MATTHEWS: David, tell us about Vegas and how this fits with your experience out there with security for these hotels. Because here you got protect people from somebody in the hotel. This isn`t the usual guy stealing somebody`s diamonds. This is a guy out there with automatic weapon effectively shooting out the window and knowing that he could break the window with a hammer, with whatever he used, a hammer-like object, whatever he had. This guy had it figured.
DAVID SHEPHERD, FORMER DIRECTOR OF SECURITY, VENETIAN HOTEL & CASINO: Well, he planned well from the beginning. This is something that a lot of the active shooters do. And what you`re looking at is a person that wanted to do that.
He planned. He looked for closest area. He planned it all out as much as he could.
The security chiefs, we deal really close with the metropolitan police. We do a lot of training with them. We discuss different scenarios. We do the same thing for the Southern Nevada Counterterrorism Fusion Center to look at different type of events. And it`s constantly going on.
MATTHEWS: Is there a lot of despondency out there about losing? I`m sure there, because Vegas was built on people losing, obviously, not winning. And I thought -- everybody keeps talking back east here about how tens of thousands of dollars he lost in the last several days.
My hunch is he brought those guns with him to do something with those guns. He didn`t just somehow conjure up guns after he lost a few days at the gaming table.
DARRIN PORCHER, FORMER NYPD LIEUTENANT: This wasn`t an -- this was a planned attack. He checked in on the 28th. And so, he had some time to coordinate his assault --
PORCHER: -- or his offensive against these individuals.
But just going back to what you mentioned in terms of the aim, it was like shooting ducks in a bow. We have 22,000 people right in front of him. It`s the equivalent of throwing a bowl into the ocean.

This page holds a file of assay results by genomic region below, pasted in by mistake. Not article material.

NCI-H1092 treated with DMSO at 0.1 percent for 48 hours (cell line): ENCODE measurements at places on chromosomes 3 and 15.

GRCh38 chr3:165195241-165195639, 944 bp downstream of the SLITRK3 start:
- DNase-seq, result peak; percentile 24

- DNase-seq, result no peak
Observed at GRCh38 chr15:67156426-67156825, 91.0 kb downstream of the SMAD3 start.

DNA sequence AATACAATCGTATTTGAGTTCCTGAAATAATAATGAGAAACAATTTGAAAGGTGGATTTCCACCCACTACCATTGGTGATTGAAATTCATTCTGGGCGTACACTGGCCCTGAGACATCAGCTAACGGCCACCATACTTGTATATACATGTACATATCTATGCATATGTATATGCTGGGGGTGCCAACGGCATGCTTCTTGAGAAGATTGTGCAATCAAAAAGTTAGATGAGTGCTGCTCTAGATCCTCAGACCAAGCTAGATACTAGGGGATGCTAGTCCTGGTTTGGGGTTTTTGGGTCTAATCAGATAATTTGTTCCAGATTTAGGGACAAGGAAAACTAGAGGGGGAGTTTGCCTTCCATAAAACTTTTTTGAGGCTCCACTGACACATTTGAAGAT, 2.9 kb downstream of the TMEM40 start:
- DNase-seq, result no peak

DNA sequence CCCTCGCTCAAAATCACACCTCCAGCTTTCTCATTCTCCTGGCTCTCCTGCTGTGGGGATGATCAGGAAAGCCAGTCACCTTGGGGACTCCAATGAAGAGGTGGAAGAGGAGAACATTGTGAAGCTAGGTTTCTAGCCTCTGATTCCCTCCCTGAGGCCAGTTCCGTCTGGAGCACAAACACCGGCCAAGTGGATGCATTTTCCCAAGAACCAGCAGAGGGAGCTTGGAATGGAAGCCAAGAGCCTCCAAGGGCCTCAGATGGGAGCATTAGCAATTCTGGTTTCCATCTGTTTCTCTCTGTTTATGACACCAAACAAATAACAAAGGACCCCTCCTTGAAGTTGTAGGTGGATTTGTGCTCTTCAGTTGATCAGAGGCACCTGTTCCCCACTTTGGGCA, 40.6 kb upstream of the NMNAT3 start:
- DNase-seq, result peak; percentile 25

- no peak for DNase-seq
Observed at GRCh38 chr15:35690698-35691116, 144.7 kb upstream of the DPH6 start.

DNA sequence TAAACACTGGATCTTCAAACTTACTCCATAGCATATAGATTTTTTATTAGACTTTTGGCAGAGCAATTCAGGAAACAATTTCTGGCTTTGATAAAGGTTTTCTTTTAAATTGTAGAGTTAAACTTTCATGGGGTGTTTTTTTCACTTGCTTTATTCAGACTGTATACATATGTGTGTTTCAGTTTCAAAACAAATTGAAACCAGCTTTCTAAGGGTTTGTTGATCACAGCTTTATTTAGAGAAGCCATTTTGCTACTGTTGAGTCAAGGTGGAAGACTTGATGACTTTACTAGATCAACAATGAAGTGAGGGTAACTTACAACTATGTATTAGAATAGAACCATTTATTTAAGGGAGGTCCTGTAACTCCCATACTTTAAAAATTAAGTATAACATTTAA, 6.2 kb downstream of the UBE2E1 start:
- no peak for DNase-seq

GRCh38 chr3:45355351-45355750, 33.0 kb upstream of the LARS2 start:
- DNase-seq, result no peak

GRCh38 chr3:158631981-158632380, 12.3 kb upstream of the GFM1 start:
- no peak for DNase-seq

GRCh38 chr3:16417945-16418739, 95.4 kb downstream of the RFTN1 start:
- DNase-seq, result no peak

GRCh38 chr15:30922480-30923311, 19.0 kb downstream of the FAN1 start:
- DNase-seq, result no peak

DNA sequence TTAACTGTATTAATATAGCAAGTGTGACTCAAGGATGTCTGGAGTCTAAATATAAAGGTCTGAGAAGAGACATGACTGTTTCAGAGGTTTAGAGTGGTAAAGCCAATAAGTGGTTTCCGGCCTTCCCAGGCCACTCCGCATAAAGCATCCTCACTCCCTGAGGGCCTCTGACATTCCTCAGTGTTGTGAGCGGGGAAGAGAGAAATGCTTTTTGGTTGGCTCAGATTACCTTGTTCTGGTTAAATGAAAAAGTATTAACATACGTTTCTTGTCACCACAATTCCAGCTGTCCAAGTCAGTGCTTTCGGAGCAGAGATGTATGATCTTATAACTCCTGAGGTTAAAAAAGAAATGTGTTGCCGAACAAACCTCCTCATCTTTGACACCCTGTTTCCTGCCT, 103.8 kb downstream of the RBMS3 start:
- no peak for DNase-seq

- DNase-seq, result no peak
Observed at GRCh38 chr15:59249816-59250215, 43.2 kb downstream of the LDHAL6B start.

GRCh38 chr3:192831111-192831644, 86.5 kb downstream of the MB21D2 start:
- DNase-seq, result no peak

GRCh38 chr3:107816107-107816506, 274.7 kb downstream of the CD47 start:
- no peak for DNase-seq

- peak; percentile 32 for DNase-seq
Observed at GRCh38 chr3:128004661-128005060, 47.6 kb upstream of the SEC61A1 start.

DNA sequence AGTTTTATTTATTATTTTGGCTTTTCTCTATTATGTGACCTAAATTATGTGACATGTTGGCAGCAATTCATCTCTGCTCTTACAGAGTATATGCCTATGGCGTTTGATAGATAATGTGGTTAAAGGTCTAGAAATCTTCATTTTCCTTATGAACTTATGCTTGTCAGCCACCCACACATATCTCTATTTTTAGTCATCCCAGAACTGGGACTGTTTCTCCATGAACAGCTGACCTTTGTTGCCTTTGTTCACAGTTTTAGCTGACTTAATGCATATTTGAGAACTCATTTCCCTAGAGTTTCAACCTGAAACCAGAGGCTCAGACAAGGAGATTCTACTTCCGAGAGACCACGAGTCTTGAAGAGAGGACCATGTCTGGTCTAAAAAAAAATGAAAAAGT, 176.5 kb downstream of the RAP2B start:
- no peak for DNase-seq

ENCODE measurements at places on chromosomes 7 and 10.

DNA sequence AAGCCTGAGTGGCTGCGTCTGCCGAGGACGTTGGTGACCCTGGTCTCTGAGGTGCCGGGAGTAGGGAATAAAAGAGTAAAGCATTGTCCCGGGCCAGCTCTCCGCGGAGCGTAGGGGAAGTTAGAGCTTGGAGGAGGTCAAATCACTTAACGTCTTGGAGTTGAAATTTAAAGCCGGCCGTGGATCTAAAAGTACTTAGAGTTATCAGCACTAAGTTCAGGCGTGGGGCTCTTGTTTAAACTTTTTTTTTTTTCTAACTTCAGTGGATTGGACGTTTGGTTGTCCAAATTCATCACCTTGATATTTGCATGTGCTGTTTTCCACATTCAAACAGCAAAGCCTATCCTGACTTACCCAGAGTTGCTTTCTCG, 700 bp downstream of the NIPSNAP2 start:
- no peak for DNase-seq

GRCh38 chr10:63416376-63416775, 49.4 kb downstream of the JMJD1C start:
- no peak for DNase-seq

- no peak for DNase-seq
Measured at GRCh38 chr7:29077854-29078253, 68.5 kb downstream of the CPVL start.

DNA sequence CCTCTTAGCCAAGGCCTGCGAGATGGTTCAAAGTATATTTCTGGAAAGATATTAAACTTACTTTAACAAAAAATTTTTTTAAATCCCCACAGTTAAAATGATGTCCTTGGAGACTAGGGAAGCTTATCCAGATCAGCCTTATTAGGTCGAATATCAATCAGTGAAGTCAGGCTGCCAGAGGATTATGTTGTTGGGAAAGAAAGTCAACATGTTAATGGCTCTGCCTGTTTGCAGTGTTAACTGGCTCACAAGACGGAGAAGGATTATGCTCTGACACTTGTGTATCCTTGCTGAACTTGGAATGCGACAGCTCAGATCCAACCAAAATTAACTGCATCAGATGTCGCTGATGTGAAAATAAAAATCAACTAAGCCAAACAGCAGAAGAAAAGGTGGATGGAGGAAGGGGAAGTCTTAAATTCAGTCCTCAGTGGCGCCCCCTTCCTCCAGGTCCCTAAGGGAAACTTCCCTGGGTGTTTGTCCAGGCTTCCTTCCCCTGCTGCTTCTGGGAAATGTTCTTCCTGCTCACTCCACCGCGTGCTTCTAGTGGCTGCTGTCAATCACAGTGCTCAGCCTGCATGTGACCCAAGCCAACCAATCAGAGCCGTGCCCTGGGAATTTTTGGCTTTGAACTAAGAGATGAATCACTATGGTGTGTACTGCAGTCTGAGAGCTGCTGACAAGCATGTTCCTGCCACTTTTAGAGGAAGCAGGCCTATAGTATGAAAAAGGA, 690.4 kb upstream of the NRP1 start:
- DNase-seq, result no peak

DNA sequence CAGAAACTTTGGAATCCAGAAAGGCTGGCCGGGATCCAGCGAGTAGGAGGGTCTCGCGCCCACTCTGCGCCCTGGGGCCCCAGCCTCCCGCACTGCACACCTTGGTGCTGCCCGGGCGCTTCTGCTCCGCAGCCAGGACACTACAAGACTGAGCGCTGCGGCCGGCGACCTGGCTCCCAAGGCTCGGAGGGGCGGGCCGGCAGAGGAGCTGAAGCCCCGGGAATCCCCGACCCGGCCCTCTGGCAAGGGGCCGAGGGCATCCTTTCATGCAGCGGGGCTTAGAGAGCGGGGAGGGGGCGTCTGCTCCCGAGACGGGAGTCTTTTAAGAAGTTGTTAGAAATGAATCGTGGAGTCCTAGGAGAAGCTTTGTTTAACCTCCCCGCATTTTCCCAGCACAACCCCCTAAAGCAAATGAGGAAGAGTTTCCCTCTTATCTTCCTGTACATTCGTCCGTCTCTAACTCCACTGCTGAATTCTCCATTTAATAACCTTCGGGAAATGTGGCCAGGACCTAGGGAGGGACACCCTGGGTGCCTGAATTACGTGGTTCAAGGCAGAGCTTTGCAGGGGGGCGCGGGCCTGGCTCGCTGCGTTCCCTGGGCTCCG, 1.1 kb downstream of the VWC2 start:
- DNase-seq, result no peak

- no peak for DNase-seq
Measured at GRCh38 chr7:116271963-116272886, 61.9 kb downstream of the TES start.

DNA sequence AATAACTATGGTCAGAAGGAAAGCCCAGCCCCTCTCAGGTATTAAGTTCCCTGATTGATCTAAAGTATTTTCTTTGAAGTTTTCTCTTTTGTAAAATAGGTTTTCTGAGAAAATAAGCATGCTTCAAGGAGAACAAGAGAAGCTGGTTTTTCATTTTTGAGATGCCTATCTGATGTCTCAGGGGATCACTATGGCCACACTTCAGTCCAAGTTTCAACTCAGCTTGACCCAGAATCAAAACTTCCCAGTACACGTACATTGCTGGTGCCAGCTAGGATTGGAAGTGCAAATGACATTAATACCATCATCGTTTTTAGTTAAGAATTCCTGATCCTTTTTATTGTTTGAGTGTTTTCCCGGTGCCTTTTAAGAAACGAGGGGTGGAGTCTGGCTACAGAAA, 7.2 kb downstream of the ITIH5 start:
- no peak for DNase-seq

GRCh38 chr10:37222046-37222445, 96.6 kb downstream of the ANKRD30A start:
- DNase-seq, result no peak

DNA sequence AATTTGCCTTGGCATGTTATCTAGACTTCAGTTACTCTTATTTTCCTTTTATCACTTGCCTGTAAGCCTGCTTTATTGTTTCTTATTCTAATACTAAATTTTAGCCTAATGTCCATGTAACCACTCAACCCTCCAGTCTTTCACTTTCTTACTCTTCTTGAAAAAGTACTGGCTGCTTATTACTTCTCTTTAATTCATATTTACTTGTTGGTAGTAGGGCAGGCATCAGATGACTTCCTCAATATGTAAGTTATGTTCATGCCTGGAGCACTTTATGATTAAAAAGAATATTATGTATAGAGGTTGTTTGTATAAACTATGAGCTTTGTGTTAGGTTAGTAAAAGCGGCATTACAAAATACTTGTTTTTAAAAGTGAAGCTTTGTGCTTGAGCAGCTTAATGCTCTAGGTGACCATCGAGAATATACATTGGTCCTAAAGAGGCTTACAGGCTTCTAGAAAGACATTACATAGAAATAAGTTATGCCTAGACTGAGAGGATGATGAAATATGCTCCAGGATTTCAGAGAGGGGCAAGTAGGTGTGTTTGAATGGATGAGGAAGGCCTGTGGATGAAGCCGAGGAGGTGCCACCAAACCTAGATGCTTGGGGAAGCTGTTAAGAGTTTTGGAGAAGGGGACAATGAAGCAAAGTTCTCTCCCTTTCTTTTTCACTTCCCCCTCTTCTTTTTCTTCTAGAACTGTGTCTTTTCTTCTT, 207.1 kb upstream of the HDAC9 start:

Unfortunately, when you look at the weaponry that he used in this, it kind of remind me, I`m an ex-army officer. And it reminded me of my training on the firing line. It was either a belt fed or a weapon that had a drum magazine, because there were numerous rounds that came in continuous succession. We only had three breaks.
PORCHER: We had hundreds of rounds that were fired at these individuals. So there was no marksmanship deployed here.
MATTHEWS: Darrin, what do you make of this testimony we got from a live witness, Bryan Hopkins, that this guy was picking them off. They`d get up. He`d shoot them when they got up. They would get down, he left them alone. He said he was playing like them like a board game or something, an electronic game. He said the guy was shooting, he was sniping.
PORCHER: The witness or the person that shot is in the state of fear. So I can understand them looking at it from that perspective. But the truth of the matter is, we just have a person firing aimlessly. He is destined to hit hundreds of people from --
PORCHER: We look at three football fields, that`s nothing when we look at a .223 or a .366 rifle.
MATTHEWS: Right. Thank you so much. Thank you so much, David Shepherd, Darrin Porcher, I just spoke with, and Shawn Henry.
Coming up, harrowing witness accounts continue following last night`s shooting. We`re going to speak to one man who was just a few feet from the stage when the gunfire rang out.
Our coverage continues after this.
MATTHEWS: As we mentioned earlier, the death toll from last night`s mass shooting now stands at 59 dead, 527 injured. Do you believe it? Five hundred twenty-seven people injured, in addition to the deaths.
And the latest, let`s go to NBC`s Steve Patterson who is in Las Vegas.
Steve, give us the latest, what we have missed so far that we haven`t done yet.
STEVE PATTERSON, NBC NEWS CORRESPONDENT: Yes, Chris, well, I mean, look, it`s nearly 20 hours since that fatal shooting, which is just in the scene behind the police blockade that is behind me.
What I can tell you is we were here almost immediately after that shooting started ringing out in this area. This was, if you can believe it, this was the staging area for police, EMTs, for fire crews, for everybody that was a first responder on that scene. It was completely littered with squad cars, mostly with units and guys in full riot gear and long guns going from hotel to hotel to hotel doing sweeps.
As we arrived on scene, there was a crowd of people rushing our way because of the gunfire that was ensuing behind them.